One of my favourite veggies ( and yes, I know, it’s also a fruit, and bananas are herbs and all sorts of other specific sciencey definitions that make it hard to actually categorise the food you eat! Rather than labelling ‘salad’ as its own category, we’ll just agree to call it a veggie, ok?) is the tomato. It is so versatile, can be used in most dishes to add flavour, colour and health (lots of Vitamin C and antioxidants, they tell me). So, it is definitely a key focus for my veggie garden. I remember growing cherry tomatoes as a kid, but not much about their success rate, which makes me think it wasn’t high! Thankfully, times have changed!
Alas, this post suffers from the same ‘when did I actually plant these things’ as the cucumber, but thankfully I have improved, I logged all the veggies I planted a couple of weeks ago, so you can look forward to accurately dated discussions about the growing time of zucchini, capsicum, broccoli and shallots in future posts!
My best guess is that I planted these babies in late July/early August, as I remember a trip to the garden shop around that time. I planted some heirloom varieties, which even the packet admits are completely random, in terms of not being able to predict which varieties have actually been planted! By 1 October, they had become the large beauties you see here:
Now, I have an ongoing problem with depth perception/the ability to correctly gauge how big a vessel I need for something, with the result that a large amount of things I cook require a change of pot at some point (usually after I add the one ingredient too many that breaks the camel’s back!) This problem also carries over to the garden, as it often takes me a while to admit that the particular plant requires a bigger pot – it’s usually my lovely and observant husband who makes the suggestion. So, as you can see in the above photo, the tomatoes were very clearly outgrowing their shallow pot. Little did we know, however, that transplanting them would lead to this triffid-like situation!
These are the tomato plants at the end of November, a few weeks post-transplant – clearly very happy in their new pot! The plants required staking early on, as they grow quite tall – we actually had to buy bigger stakes to accommodate the plants!
So, at this point I wondered whether I should trim/prune them in some fashion – they were growing lots of yellow flowers, which I noticed were leading to little tomatoes at the base, but I wanted to ensure that they continued to do so (and I wanted to tame the triffids somewhat!) Trusty Google informed me that to prune tomatoes, cut the leaves off below the first lot of flowers, as well as the ones that are growing randomly and uselessly at 45 degrees. I ruthlessly chopped off multiple branches, reducing the thicket and seemingly keeping the plants happy. There are 3 main plants, but as I pruned rather late in the abundant growth, there are 2-3 large branches on each plant, all producing fruit, but protruding rather rakishly (and annoyingly when you need to walk past to hang out washing) to the side. Lesson learnt, next time I will try and train my plants better!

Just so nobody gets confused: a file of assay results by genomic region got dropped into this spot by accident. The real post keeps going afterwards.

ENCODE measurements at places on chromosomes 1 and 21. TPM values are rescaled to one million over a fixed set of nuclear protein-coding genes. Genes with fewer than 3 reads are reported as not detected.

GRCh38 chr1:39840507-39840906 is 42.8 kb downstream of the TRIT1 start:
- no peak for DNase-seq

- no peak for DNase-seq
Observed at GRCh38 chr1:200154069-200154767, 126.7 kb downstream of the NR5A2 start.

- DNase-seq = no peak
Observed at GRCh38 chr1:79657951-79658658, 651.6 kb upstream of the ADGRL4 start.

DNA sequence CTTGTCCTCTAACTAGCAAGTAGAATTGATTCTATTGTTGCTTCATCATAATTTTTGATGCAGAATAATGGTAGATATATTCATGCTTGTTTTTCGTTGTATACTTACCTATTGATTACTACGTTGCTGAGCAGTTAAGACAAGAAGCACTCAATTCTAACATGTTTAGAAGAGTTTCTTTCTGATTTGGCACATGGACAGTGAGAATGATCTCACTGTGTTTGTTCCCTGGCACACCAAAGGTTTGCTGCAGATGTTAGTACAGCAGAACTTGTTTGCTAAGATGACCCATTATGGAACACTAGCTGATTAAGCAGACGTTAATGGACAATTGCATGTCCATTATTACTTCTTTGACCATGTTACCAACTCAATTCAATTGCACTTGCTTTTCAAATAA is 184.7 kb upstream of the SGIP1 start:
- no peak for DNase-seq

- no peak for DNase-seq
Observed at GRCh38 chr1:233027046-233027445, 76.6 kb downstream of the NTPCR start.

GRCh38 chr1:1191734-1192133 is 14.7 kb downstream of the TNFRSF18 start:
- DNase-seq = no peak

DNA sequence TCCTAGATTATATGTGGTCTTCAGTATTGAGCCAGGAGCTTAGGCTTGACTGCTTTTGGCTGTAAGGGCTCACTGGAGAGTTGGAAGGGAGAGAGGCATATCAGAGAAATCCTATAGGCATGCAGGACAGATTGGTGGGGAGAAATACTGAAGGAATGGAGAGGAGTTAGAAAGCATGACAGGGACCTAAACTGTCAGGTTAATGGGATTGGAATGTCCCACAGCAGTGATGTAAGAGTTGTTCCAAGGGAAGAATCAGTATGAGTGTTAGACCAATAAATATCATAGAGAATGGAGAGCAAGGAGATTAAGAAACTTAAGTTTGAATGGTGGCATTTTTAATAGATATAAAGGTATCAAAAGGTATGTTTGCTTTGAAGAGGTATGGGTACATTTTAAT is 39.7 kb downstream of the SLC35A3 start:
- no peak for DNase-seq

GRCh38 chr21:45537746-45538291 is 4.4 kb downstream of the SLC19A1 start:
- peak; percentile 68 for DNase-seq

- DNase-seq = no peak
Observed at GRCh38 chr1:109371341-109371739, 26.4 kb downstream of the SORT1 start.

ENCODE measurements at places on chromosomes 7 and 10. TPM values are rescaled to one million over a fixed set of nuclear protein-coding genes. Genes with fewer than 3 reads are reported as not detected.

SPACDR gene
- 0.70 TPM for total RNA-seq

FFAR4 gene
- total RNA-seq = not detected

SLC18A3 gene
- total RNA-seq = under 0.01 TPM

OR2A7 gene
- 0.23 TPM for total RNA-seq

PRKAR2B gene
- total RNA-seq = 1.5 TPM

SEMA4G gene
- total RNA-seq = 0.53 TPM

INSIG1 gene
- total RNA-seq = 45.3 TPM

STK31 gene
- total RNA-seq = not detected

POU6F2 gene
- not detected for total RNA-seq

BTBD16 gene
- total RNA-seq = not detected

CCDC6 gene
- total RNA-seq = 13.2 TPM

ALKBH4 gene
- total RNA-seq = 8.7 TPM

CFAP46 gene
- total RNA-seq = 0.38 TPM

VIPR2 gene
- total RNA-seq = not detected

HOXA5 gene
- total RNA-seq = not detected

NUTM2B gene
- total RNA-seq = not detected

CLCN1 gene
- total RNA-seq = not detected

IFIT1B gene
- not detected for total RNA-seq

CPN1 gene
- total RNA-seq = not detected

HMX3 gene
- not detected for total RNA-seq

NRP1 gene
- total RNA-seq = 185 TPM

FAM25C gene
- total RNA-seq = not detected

Anyway, by mid-December, the first actual tomatoes were in glorious evidence (although not yet ripened):
It took another few weeks for these lovely specimens to ripen, I think the large amount of rain and less heat in December, as well as the general unpredictability of heirloom varieties delayed it. But seemingly overnight, after bring stubbornly green for many weeks, they changed colour!
However, most excitingly, over the past week we have enjoyed 4 multicoloured and delicious tomatoes! They have been added to salads, tacos, other veggies and enjoyed by themselves – they seem to ripen at different times, so we are only getting one every couple of days at the moment, but they are lovely!
There seem to be two main types so far – the light red with a green top, and the yellow ones – I initially thought they were going to ripen red, but when Jon and I fondled them (it’s important to have a helper when fondling veggies for ripeness, for consistency and suggestive comments purposes!), they were ripe, so that is clearly their colour! Here the yellow one joins some zucchini and carrot, cut using the Betty Bossi gadget, then lightly sautéed with a bit of olive oil, homegrown basil and society garlic, then served alongside some crispy skin ocean trout – superb!
And , the harvest is just beginning – there are currently 15 tomatoes at various stages of growth on the various plants – I planted a few additional plants in around September, so there are a few extra producers out there, with the original plants still going strong! The flowers produce little tomatoes at their base, which push out, and the flower then dies and the full tomato lives on! The marigolds you will notice in the below photos are because marigolds are a great companion plant for tomatoes, they do something to the soil to keep them mutually happy!
So, tomatoes, relatively easy to grow, in full sun, plenty of water (they appear to be very thirsty plants), stake as needed and then prune once flowers appear to encourage the plants to focus on tomato production! The taste is amazing, so much richer and more flavoursome than any you will buy!